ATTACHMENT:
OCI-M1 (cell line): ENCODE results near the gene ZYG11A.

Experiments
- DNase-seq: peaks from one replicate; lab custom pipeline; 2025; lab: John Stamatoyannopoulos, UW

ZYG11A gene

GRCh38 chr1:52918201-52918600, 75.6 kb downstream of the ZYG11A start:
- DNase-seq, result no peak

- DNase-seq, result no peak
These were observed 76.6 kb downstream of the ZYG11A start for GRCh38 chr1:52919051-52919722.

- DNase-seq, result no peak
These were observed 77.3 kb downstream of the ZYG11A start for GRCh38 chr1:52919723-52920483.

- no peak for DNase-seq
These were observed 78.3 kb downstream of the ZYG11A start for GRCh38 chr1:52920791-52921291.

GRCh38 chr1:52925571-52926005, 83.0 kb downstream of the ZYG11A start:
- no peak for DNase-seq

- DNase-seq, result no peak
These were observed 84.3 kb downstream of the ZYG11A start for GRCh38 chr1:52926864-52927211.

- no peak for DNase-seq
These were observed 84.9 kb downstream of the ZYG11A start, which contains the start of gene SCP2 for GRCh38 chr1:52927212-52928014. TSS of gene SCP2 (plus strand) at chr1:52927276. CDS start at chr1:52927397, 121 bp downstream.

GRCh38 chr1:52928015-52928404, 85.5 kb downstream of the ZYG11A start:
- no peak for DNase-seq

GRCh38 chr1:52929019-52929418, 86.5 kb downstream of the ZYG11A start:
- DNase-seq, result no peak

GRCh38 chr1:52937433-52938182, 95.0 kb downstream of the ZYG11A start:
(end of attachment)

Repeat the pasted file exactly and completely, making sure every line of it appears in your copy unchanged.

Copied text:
OCI-M1 (cell line): ENCODE results near the gene ZYG11A.

Experiments
- DNase-seq: peaks from one replicate; lab custom pipeline; 2025; lab: John Stamatoyannopoulos, UW

ZYG11A gene

GRCh38 chr1:52918201-52918600, 75.6 kb downstream of the ZYG11A start:
- DNase-seq, result no peak

- DNase-seq, result no peak
These were observed 76.6 kb downstream of the ZYG11A start for GRCh38 chr1:52919051-52919722.

- DNase-seq, result no peak
These were observed 77.3 kb downstream of the ZYG11A start for GRCh38 chr1:52919723-52920483.

- no peak for DNase-seq
These were observed 78.3 kb downstream of the ZYG11A start for GRCh38 chr1:52920791-52921291.

GRCh38 chr1:52925571-52926005, 83.0 kb downstream of the ZYG11A start:
- no peak for DNase-seq

- DNase-seq, result no peak
These were observed 84.3 kb downstream of the ZYG11A start for GRCh38 chr1:52926864-52927211.

- no peak for DNase-seq
These were observed 84.9 kb downstream of the ZYG11A start, which contains the start of gene SCP2 for GRCh38 chr1:52927212-52928014. TSS of gene SCP2 (plus strand) at chr1:52927276. CDS start at chr1:52927397, 121 bp downstream.

GRCh38 chr1:52928015-52928404, 85.5 kb downstream of the ZYG11A start:
- no peak for DNase-seq

GRCh38 chr1:52929019-52929418, 86.5 kb downstream of the ZYG11A start:
- DNase-seq, result no peak

GRCh38 chr1:52937433-52938182, 95.0 kb downstream of the ZYG11A start: